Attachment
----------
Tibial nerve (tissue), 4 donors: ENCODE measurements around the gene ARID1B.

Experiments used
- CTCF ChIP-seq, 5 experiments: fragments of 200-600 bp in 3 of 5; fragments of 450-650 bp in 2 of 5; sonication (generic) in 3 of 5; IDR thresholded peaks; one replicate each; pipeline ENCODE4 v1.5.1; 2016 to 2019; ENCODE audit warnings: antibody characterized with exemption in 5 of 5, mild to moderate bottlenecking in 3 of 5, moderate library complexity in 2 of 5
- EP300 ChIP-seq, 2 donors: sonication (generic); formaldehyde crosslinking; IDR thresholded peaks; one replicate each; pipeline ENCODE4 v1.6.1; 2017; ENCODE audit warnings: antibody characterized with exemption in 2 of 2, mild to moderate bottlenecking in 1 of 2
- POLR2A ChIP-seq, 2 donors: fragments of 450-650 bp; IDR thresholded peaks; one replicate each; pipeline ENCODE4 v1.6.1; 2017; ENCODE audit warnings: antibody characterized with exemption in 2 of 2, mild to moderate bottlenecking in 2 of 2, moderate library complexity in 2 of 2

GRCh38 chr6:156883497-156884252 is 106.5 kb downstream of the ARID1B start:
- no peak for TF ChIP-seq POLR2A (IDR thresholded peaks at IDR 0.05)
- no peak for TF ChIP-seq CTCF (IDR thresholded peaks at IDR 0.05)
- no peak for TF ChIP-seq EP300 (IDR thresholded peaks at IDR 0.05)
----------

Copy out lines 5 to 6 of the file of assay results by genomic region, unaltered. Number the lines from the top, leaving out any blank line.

- POLR2A ChIP-seq, 2 donors: fragments of 450-650 bp; IDR thresholded peaks; one replicate each; pipeline ENCODE4 v1.6.1; 2017; ENCODE audit warnings: antibody characterized with exemption in 2 of 2, mild to moderate bottlenecking in 2 of 2, moderate library complexity in 2 of 2

GRCh38 chr6:156883497-156884252 is 106.5 kb downstream of the ARID1B start: